As its name suggests, Sidmouth lies at the mouth of the River Sid. Situated in a valley between Peak Hill to the west and Salcombe Hill to the east the town faces south into the English Channel. It is in the county of Devon with a population of roughly 15,000 - more than 40% of whom are over the age of 65. In addition to being a retirement destination the economy is heavily dependent on tourism.
Sidmouth's rocks contain fossils and so this stretch of coast is part of the Jurassic Coast World Heritage Site. Sidmouth appears in the Domesday Book as Sedemuda and, like many towns on the south coast of England, it started life as a small fishing village. However, every attempt over the centuries to construct a harbor failed, preventing growth either from fishing or cargo operations.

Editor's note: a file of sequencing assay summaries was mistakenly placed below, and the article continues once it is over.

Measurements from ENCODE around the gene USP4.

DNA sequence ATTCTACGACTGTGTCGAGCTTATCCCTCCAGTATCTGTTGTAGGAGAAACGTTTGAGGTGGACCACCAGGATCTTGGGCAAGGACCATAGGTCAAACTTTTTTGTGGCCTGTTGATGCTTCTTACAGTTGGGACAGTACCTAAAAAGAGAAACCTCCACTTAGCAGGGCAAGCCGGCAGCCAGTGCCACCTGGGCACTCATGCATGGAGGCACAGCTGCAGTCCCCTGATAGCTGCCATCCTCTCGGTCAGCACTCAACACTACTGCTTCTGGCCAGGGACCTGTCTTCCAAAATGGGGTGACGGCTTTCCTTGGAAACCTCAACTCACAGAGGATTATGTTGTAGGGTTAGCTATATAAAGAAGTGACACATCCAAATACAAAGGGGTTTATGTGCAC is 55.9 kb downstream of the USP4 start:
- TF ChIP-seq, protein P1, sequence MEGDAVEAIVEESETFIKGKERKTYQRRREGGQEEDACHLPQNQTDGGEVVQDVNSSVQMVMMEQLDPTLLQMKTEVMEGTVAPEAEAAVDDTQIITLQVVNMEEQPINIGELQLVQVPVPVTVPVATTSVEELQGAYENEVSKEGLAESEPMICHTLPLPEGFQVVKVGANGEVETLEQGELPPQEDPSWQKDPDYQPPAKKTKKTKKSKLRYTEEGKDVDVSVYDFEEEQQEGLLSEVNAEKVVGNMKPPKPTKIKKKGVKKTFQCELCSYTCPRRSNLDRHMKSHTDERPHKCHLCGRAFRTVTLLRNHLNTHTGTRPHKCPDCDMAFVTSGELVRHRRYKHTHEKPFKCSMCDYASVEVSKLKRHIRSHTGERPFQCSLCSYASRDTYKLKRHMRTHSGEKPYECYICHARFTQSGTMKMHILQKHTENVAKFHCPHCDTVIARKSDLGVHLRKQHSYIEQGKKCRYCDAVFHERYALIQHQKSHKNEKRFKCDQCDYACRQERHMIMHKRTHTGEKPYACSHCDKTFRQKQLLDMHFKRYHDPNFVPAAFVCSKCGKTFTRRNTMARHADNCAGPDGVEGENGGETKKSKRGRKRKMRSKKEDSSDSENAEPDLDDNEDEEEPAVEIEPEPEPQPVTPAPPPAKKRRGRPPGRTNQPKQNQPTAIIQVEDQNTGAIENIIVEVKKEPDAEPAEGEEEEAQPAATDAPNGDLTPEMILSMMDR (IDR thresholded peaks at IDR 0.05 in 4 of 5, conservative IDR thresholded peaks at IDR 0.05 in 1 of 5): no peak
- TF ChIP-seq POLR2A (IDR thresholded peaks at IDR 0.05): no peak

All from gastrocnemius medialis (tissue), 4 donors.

At the end of the 18th century, the fashion for coastal vacations began to take hold and throughout the Georgian and Victorian eras numerous fine vacation villas were built in the area. Today, many of these have been converted into guest houses effectively squeezing out the small fishing industry altogether.
In 1819, George III's son Edward, Duke of Kent, his wife and baby daughter - the future Queen Victoria - came to stay at Woolbrook Glen which in later years morphed into the Royal Glen Hotel that is still in operation.
A wide esplanade has been a seafront fixture since Regency times although it was nearly lost in the early 1990s via a series of storms. Some additional breakwaters were built and new beach had to be trucked in by road.
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